“Winslow was outstanding that night, received much of the attention and credit afterwards,” says Benirschke. “But I’m here to tell you, Fouts was the presence who kept us going through all of the give-and-take of the second half. The fire in his eyes had a contagious quality.”

Early in the third quarter, the Dolphins tied the score at 24-24 on an 18-yard pass from Strock to Joe Rose. A 25-yard completion by Fouts to Winslow restored the Chargers’ advantage, briefly. Strock and tight end Bruce Hardy combined on a 50-yard touch­down to force another deadlock.

Miami then took the lead at 38-31 when, following an interception by Lyle Blackwood, Nathan swept 12 yards into the end zone on the first play of the fourth quarter. The Dolphins seemed poised to deliver a game-clinching touchdown during a seven-minute drive shortly thereafter, but running back Andrea Franklin fumbled at the San Diego 29, and the Chargers recovered.

Fouts responded by completing six of seven passes on a push that reached the Miami 9-yard line with 58 seconds remaining. “I had Kellen open on the next down,” Fouts recalls, “but he couldn’t reach my throw. James Brooks, who was behind Kellen in the end zone, made an unbelievable catch of a ball that wasn’t even meant for him.

“At the Pro Bowl a couple of weeks later, Shula came up to me, didn’t say hello, just said, ‘You over-threw Winslow, didn’t you?’

“I laughed and said, ‘Nah, it was intended for Brooks.’”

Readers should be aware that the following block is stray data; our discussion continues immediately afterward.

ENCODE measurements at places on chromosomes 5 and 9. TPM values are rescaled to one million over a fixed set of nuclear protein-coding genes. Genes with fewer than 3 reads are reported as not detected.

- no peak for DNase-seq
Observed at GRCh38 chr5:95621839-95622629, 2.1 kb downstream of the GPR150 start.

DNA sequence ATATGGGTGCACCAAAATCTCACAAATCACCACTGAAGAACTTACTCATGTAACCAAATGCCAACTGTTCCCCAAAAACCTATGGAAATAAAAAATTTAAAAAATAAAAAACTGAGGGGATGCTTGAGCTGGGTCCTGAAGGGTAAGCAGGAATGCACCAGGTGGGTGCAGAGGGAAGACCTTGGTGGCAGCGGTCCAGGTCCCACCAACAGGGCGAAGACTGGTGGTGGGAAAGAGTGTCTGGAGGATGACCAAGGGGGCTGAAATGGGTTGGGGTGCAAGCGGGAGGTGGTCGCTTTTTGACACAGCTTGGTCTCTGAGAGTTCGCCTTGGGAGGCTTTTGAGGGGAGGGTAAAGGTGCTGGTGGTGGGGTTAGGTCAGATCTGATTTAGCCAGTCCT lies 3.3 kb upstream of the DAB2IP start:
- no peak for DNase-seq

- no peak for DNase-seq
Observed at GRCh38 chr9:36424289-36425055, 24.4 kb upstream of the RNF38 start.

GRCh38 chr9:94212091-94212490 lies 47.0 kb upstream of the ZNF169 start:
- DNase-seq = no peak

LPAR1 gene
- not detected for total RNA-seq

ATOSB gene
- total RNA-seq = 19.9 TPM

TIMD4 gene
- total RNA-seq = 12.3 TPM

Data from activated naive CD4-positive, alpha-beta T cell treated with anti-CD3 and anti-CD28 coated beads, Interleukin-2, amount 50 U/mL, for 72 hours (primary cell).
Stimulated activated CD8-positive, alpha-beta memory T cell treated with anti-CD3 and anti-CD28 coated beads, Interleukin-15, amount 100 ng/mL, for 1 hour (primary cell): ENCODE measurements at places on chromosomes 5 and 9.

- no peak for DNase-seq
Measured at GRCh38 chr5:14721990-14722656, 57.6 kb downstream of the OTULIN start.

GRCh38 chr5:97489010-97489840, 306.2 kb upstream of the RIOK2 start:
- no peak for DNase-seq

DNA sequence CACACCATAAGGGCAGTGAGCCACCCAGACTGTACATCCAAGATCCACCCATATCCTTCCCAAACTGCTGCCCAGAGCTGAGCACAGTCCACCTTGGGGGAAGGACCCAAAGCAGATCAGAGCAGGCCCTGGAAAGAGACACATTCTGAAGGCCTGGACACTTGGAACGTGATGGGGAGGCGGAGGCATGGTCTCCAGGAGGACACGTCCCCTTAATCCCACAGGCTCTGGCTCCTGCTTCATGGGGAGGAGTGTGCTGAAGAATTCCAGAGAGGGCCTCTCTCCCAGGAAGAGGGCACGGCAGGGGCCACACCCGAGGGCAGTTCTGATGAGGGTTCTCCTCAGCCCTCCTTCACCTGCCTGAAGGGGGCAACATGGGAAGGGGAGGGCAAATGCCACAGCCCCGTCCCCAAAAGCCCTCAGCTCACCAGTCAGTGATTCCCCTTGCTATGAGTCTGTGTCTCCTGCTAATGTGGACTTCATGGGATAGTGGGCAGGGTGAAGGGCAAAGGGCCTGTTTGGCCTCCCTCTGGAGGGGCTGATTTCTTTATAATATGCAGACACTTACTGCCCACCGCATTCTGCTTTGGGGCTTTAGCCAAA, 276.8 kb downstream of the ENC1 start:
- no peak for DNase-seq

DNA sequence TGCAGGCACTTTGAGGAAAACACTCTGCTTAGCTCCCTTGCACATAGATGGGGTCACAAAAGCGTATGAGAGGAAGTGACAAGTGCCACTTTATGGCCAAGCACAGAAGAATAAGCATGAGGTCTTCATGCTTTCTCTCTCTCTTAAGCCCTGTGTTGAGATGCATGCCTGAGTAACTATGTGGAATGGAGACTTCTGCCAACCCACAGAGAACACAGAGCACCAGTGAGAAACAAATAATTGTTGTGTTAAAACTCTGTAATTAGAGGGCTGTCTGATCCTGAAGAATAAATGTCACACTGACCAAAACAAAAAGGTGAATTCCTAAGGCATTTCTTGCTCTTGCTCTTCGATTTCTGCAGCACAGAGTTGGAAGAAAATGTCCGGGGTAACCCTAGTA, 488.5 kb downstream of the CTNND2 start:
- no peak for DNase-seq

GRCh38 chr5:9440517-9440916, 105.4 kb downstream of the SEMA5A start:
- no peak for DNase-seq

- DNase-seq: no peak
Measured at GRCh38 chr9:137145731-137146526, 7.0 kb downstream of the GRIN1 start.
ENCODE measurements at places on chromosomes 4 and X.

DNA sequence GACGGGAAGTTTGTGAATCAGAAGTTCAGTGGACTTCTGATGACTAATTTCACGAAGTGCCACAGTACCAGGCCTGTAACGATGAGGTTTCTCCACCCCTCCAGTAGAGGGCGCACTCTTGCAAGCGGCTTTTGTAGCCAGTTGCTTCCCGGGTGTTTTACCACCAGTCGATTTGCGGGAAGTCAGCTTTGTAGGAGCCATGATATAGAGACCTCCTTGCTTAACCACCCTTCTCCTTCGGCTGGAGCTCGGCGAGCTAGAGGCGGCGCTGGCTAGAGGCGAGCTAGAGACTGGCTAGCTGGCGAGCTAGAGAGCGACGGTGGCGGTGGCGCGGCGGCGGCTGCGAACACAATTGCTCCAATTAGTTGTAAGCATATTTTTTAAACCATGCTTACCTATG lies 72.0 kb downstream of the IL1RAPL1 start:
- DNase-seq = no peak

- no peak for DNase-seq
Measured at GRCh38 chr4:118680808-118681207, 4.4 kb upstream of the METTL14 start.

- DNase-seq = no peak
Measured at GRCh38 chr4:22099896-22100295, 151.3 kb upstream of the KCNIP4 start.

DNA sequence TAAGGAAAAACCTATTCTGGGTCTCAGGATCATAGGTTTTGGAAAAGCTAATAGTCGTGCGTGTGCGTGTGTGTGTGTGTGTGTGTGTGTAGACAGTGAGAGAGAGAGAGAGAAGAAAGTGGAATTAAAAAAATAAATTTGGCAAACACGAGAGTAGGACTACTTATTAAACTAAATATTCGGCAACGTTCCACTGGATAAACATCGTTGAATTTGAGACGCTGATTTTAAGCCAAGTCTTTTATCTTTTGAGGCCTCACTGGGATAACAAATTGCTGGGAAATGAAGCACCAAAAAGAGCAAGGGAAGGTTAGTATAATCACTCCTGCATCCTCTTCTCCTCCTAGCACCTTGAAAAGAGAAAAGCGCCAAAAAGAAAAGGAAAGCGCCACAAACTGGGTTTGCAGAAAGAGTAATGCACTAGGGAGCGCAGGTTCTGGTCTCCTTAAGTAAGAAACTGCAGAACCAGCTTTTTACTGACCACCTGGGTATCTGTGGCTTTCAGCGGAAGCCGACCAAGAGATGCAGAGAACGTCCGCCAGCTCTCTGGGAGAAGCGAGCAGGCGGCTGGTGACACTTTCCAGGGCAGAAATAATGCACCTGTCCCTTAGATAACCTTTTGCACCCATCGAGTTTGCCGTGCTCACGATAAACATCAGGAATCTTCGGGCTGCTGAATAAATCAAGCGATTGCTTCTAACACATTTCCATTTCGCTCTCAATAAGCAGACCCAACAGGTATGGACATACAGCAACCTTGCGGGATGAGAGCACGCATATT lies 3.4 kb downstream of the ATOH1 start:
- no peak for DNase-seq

With the score tied at 38, back came Miami—to eventually position kicker Uwe von Schamann for a 43-yard field goal attempt with four seconds on the clock. It was blocked—by Winslow, inserted in the special-teams alignment for precisely that purpose.

As overtime began its run, Fouts engineered a 79-yard drive to the Miami 10. On second down, coach Don Coryell summoned the field goal unit. “We hadn’t expected it that quickly,” Benirschke recalls. “We didn’t have the usual linemen on the field. I should have called time out, but didn’t.” The 24-yard kick sailed wide.

Back came Miami, again, this time to the Chargers’ 27, from which von Schamann attempted to launch a 34-yard field goal attempt—but it didn’t launch. “I think his foot hit the ground,” Benirschke says.

 “Whatever, he kicked it into his linemen.”

Four Fouts completions on the ensuing possession delivered the position from which Benirschke struck a 29-yard kick that split the uprights and ended a game later voted the greatest played in the NFL during the 1980s.

“I remember thinking on the flight home that I’d twice been beneficiary of an amazing second chance,” says Benirschke, who’d made a remarkable recovery from a life-threatening disease to rejoin the San Diego varsity. “I was supposed to die, and didn’t. I was supposed to be the goat of that game, and wasn’t.”

Heroes abounded. Fouts passed for 433 yards, Strock 403. Winslow caught 13 ­passes for 166 yards.

Fouts, who since retirement has worked as a highly regarded analyst for major-network broadcasts of college and NFL telecasts, was asked recently if during all of his experience—on the field and in the booth—he has ever seen a game comparable to the one of January 2, 1982.

“Well, I’ve been involved with some memorable ones,” Fouts says, his voice trailing off for a few seconds. Then, emphatically: “No.”